The Israel-bashing group, IRmep (Institute for Research: Middle East Policy), recently held a conference in Washington, D.C. titled “Israel’s Nuclear Arsenal: Espionage, Opacity and Future.” Among the speakers were anti-Zionist journalist Jeffrey Blankfort and the increasingly unhinged John Mearsheimer.
Mearsheimer argues that Israel should give up its nuclear arsenal because it no longer serves any value as a deterrent and because it will likely spark a nuclear arms race in the region:
First of all, there is a fundamentally different strategic environment today than existed in the 1950s and 1960s. And it’s much more favorable from Israel’s point of view. The Soviet Union, as we all know, has gone away. And it is not supplying either Egypt or Syria, or anybody in the neighborhood with meaningful conventional fighting force. Furthermore, Egypt has changed its approach to dealing with Israel and is now effectively a relatively friendly state. It is not an adversary of Israel like it was it the late 1950s throughout the 1960s as well. If you look at what’s happened with regard to the special relationship it’s blossomed since 1973 and the United States and Israel today are basically joined at the hip.
That wasn’t the case back then. And related to that the United States has supplied Israel with the most up-to-date conventional weaponry in its arsenal. And as a result of that fact combined with the fact that the Soviets are no longer supplying the Egyptians and the Syrians the gap between the Israelis on one hand and the Arab states on the other in terms of conventional weaponry is just enormous. No state in its right mind would pick a fight with the Israelis.
On the proliferation front, I would not be surprised if Iran and other countries continue to move down the nuclear road. You already see the Jordanians expressing an interest in developing a signification nuclear enrichment capability. It would be interesting to see if Turkey does. As I said before, I think Iraq will want nuclear weapons if Iran has nuclear weapons. It would be foolish not to from an Iraqi point of view. A Middle East where more than one state has nuclear weapons makes me very, very nervous.
All fair, if debatable, points. However, for the last 20 years, Mearsheimer has argued precisely the opposite for every other country and region. For instance, in 2000, Mearsheimer argued [pdf] in favor of not pressuring India to renounce its nuclear arsenal.
But, even more significant in light of his recent speech, Mearsheimer has opposed the denuclearization of Europe [pdf]:
Many Europeans (and some Americans) seek to eliminate nuclear weapons from Europe altogether. Fashioning this nuclear-free Europe would require that Britain, France, and the Soviet Union rid themselves of these talismans of their sovereignty–an improbable eventuality, to say the least. Those who wish for it nevertheless believe that it would be the most peaceful arrangement possible. In fact a nuclear-free Europe has the distinction of being the most dangerous among the envisionable post-Cold War orders. The pacifying effects of nuclear weapons–the caution they generate, the security they provide, the rough equality they impose, and the clarity of the relative power they create– would be lost. Peace would then depend on the other dimensions of the new order–the number of poles and the distribution of power among them. The geometry of power in Europe would look much as it did between the world wars–a design for tension, crisis, and possibly even war.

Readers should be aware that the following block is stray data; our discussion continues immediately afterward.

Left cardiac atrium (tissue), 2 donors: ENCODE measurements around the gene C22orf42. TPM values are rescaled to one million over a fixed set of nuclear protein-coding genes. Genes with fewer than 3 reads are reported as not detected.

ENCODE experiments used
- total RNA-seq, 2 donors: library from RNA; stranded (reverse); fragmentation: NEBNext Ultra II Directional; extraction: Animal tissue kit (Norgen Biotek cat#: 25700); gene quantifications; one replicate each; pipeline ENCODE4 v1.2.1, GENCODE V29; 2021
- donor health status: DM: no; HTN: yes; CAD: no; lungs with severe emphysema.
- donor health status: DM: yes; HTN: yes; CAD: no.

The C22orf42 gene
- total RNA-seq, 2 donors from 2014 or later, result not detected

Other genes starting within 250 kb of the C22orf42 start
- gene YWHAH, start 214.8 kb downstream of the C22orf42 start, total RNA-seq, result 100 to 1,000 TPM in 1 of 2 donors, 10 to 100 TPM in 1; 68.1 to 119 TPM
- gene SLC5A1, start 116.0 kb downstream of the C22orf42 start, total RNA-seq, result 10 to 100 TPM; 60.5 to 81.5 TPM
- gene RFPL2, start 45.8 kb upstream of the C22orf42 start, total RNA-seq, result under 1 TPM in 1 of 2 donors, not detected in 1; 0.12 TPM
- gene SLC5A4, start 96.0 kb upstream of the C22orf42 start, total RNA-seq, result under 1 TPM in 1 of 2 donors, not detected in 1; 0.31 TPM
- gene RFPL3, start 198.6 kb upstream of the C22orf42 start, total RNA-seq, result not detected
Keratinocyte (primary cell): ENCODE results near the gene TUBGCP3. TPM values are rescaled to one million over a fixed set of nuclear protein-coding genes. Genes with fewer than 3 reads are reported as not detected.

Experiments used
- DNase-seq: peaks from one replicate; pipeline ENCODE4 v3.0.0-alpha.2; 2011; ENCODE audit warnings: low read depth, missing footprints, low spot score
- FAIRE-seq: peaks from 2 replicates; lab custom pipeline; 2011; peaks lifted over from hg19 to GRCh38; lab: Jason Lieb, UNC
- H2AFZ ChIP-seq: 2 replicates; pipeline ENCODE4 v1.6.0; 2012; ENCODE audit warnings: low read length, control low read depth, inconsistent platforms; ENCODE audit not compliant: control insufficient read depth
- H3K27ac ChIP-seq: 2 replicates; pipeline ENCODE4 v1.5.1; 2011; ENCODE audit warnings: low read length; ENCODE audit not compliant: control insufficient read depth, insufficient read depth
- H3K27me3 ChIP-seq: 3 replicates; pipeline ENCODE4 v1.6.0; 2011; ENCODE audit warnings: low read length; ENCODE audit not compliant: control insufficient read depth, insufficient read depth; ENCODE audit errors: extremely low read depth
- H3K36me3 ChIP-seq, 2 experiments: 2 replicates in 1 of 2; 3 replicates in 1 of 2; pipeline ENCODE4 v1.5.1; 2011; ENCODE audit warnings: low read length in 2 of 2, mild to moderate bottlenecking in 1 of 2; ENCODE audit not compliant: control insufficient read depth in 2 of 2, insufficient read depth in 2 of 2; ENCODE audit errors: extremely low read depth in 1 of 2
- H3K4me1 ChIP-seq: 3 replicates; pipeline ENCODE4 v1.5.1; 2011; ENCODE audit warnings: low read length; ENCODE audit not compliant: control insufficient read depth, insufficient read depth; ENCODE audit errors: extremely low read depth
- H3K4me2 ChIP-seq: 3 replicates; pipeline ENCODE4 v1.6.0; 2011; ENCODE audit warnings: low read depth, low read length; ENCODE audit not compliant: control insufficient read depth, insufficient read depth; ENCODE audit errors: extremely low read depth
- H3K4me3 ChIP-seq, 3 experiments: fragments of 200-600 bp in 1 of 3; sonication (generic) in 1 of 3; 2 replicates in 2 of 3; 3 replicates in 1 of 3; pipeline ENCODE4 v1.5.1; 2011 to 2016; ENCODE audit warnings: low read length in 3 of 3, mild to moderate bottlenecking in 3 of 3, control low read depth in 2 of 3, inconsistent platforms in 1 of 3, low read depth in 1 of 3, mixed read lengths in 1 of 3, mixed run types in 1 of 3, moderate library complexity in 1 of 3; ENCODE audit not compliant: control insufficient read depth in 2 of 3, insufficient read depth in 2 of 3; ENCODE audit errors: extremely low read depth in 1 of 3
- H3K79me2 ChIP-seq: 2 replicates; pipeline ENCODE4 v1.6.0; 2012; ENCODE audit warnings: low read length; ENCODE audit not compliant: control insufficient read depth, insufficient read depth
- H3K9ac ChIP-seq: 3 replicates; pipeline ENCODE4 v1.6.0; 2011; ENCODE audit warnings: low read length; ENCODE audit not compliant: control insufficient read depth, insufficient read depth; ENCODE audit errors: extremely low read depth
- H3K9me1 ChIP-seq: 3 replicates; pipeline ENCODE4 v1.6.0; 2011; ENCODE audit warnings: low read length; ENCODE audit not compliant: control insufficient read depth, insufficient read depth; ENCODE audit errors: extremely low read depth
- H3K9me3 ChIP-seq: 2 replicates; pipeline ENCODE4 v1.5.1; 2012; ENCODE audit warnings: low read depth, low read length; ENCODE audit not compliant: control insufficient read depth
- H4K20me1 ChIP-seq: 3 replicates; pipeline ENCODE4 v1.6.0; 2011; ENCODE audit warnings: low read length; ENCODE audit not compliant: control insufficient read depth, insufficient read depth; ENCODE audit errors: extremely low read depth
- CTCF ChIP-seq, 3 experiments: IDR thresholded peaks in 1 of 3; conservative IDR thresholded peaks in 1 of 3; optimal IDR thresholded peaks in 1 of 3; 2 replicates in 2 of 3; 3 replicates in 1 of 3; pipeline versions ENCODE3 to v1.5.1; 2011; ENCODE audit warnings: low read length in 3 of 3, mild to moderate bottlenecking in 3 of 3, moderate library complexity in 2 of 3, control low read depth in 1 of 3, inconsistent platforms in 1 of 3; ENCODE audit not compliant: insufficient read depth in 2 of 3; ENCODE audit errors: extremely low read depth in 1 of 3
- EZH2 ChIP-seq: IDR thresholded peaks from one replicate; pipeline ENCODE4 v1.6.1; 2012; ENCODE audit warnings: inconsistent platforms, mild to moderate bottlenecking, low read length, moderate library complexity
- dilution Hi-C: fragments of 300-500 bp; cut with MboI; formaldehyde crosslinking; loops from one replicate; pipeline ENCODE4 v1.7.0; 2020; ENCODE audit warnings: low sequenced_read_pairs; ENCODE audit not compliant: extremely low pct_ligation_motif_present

[Optimists say that] a non-nuclear Europe would remain peaceful because Europeans recognize that even a conventional war would be horrific. Sobered by history, national leaders will take care to avoid war. This scenario rests on the “obsolescence of war” theory, which posits that modern conventional war had become so deadly by 1945 as to be unthinkable as an instrument of statecraft. War is yesterday’s nightmare.
The fact that the Second World War occurred casts doubt on this theory: if any war could have persuaded Europeans to forswear conventional war, it should have been the First World War, with its vast casualties. The key flaw in this theory is the assumption that all conventional wars will be long and bloody wars of attrition. Proponents ignore the evidence of several wars since 1945, as well as several campaign-ending battles of the Second World War, that it is still possible to gain a quick and decisive victory on the conventional battlefield and avoid the devastation of a protracted conflict. Conventional wars can be won rather cheaply; nuclear war cannot be, because neither side can escape devastation by the other, regardless of what happens on the battlefield. Thus the incentives to avoid war are of another order of intensity in a nuclear world than they are in a conventional world.